One of the geography courses I am fortunate to teach uses a blended physical and human geography framework. The first several weeks of the year, the course entails why geography is important along with physical Earth observations and understandings. The first physical Earth lessons deal with landforms and the inner Earth/ outer Earth processes that form them. This June I converted many of the files from geteach.com to kml/Google Earth. Below are the maps sets used in class to visualize these Earth processes…+ a bonus Google Earth/kml file to help teach and/or review plate tectonics.
The pedagogical formula follows the working definition of geography taught to me from Brock Brown PhD.
“Geography is a perspective…the geographical perspective provides a broadly applicable interdisciplinary method of observing and analyzing anything distributed across Earth’s space.”
Starting questions: what, when, where?
Followed with: how and why?
Lastly: what if, what next, what about me, what about others, what should we do?
This summer, probably August, I will be turning off my tour creator for Google Earth web page. There are several reasons, but mainly Google’s Tour Builder can do almost everything I want, and its creations can be opened directly into Google Earth for Chrome. The only thing left for the Google Earth team to do is put these creation tools in Google Earth. A teacher can dream.
How to open Google Tour Builder file in Google Earth for Chrome
The image at the top of this post was my brainstorm for the tour creator. It was sketched out at the Macaroni Grill in Chicago’s O’Hare airport. It came about because some colleagues saw I was able to create voyager like stories and they told me they wanted an easy way to create these stories for this “new” Google Earth. I also thought students would enjoy creating these stories and understood that Google Earth for Chrome/Mobile would not launch with creation tools. I initially helped a friend develop a Google Sheets creator; where students could input latitude, longitudes, elevations, tilts, and heading. Then students could input images and descriptions. As that project was coming to an end I spent a week developing the Maps API version that thousands of students (I assume they were students; don’t keep track of that stuff) have accessed. Basically, creating the big paper above. I felt it would be easier for students to have spatial context when selecting their location and didn’t want them going from one site to another to put in location data. Anyways, I had intentions to continue this project, but in September 2017(?) Google launched their Open in Google Earth link from their Tour Builder. From Tour Builder students can insert images, YouTubes, numerous icons, save, etc. It would have taken a month for me to get all this done, and that would be without my day job. I didn’t, and still don’t, have a magic crystal ball, but it was not too difficult to read this future. I feel it would be better for teachers and students to use Google’s Tour Builder for classroom instruction. Students can just do more.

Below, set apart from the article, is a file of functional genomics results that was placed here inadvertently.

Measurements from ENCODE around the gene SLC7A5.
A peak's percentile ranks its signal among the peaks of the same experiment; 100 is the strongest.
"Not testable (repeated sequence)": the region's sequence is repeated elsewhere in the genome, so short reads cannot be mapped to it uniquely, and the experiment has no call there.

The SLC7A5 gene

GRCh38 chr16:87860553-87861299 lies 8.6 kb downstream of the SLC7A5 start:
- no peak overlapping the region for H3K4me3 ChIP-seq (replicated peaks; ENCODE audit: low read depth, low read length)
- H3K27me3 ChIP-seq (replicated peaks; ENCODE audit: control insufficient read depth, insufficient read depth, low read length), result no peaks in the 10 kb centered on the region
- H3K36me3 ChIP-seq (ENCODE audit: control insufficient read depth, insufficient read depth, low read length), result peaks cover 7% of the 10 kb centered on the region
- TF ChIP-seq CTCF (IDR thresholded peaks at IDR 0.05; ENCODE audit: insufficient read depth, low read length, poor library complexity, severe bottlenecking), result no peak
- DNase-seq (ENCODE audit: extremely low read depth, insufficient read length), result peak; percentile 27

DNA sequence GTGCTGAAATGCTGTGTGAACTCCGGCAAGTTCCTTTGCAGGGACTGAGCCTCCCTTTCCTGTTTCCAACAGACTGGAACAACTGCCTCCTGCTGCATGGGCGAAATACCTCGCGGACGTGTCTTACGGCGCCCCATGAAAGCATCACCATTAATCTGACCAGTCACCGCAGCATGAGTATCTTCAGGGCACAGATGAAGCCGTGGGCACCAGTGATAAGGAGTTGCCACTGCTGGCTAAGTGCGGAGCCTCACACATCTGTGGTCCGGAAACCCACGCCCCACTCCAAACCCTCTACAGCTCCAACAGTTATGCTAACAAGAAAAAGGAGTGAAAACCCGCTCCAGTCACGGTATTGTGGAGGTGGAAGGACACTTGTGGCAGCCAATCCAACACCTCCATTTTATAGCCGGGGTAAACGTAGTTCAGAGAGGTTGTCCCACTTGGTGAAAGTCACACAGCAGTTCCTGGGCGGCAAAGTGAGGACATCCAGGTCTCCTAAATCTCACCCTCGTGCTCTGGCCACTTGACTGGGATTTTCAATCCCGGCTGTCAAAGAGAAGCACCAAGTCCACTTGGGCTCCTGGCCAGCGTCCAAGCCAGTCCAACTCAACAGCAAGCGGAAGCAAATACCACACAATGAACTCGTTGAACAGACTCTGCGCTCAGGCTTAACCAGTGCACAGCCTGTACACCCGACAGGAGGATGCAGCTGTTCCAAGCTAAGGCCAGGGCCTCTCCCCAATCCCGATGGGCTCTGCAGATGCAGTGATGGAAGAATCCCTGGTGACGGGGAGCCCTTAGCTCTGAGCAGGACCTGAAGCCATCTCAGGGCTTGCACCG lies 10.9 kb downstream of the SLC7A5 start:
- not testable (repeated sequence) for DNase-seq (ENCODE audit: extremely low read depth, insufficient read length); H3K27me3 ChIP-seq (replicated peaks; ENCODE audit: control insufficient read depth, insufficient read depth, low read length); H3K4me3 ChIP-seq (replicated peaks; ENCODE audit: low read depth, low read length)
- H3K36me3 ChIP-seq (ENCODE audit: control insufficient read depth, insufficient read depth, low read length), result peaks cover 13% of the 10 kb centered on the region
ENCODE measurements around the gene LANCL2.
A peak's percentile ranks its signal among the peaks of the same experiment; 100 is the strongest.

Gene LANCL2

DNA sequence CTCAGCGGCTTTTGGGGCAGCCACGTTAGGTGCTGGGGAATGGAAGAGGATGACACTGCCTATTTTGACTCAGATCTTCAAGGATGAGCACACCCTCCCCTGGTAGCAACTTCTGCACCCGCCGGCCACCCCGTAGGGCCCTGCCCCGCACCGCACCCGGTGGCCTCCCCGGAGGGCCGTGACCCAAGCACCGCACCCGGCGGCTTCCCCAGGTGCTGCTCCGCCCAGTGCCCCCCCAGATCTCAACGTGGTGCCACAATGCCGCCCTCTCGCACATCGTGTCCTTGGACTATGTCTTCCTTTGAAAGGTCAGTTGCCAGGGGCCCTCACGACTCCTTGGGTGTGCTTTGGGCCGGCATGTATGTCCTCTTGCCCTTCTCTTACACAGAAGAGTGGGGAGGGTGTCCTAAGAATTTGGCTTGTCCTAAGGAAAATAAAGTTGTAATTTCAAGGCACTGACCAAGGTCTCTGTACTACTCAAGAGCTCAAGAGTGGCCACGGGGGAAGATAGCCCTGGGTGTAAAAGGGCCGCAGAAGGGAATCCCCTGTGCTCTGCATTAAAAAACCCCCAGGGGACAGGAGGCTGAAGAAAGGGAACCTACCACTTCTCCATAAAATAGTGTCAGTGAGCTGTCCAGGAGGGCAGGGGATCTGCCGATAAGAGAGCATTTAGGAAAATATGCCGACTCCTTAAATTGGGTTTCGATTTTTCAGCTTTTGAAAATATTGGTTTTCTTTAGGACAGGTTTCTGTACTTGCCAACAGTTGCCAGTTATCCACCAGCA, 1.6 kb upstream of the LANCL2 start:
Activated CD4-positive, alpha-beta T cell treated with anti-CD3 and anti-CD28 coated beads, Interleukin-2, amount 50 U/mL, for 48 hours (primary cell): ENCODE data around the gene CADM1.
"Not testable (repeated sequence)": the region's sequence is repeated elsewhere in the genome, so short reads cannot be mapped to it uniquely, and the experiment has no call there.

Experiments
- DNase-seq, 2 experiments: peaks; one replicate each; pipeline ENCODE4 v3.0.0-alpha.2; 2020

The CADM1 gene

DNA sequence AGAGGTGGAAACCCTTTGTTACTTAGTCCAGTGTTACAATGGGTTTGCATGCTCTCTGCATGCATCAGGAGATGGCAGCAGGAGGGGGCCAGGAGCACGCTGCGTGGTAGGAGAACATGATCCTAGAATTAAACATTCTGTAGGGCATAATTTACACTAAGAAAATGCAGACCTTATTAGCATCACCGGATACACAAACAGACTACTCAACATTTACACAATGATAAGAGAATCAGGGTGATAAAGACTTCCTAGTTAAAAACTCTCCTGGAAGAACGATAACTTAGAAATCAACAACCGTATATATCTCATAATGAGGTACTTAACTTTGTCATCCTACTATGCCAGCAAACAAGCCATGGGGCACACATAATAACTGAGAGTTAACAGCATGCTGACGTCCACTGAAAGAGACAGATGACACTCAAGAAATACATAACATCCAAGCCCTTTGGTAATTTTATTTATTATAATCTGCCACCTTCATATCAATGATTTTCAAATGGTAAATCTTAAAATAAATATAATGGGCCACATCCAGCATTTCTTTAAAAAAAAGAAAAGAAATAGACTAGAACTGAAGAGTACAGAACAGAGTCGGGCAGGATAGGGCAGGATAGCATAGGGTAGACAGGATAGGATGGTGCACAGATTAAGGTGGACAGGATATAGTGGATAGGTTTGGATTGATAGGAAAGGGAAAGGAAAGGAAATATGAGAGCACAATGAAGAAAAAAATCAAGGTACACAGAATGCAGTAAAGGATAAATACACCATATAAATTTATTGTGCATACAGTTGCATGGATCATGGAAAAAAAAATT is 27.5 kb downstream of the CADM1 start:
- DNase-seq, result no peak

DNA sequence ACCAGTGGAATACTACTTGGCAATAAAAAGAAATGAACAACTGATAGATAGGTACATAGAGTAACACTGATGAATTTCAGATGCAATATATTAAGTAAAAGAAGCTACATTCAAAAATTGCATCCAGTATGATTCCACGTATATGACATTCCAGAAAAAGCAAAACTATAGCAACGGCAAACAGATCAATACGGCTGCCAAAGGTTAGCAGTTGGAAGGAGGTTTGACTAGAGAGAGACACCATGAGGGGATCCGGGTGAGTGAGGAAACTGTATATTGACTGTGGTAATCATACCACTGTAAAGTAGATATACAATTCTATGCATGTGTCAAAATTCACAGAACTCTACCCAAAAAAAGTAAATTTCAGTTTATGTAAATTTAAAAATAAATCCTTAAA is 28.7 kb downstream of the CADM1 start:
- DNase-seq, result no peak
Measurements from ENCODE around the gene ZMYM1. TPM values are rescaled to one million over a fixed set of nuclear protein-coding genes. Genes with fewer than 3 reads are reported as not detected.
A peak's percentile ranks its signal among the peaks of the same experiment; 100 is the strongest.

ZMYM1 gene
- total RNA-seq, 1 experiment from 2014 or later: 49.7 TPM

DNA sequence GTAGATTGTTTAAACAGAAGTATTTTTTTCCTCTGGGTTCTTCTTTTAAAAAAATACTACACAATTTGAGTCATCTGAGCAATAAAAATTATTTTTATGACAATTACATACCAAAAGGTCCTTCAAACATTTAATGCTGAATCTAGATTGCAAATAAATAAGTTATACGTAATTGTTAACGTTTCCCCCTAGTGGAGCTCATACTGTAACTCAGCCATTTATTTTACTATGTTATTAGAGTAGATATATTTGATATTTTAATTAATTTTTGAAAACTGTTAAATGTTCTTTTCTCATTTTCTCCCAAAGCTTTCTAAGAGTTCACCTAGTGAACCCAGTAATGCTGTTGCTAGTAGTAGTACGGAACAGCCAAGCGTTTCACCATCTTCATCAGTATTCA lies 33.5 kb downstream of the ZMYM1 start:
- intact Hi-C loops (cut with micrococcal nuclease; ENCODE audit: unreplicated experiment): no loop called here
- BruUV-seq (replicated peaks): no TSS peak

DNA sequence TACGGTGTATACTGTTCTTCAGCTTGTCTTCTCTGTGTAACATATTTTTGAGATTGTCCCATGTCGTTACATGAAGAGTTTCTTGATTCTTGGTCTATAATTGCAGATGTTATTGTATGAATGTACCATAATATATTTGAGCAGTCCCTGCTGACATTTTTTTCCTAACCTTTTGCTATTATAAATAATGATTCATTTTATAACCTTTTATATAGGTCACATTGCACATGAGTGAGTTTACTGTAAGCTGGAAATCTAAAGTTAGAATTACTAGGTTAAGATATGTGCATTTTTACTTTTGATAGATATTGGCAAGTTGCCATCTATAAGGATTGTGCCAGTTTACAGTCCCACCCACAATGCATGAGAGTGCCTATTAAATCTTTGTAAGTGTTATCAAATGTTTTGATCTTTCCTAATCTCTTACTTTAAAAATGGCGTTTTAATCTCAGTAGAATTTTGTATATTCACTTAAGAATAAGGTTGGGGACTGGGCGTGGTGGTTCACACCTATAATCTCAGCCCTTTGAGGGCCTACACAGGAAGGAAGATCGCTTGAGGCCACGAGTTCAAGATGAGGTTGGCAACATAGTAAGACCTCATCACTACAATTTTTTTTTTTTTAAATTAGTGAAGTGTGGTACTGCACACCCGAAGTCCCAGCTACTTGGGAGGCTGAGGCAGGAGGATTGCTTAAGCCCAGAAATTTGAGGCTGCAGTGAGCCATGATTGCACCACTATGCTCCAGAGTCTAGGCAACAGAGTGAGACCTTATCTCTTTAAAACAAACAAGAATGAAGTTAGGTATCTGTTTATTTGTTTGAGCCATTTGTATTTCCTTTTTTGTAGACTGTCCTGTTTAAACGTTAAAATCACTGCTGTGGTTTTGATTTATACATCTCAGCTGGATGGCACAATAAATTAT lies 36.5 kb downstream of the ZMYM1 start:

All that stated, it was a fun little project and I have many more. I still maintain my site, geteach.com, and have been developing numerous Google Earth for Chrome/Mobile (kml) files for a variety of classrooms. Thanks to everyone who continues to use and support anything created from from this little house in Austin.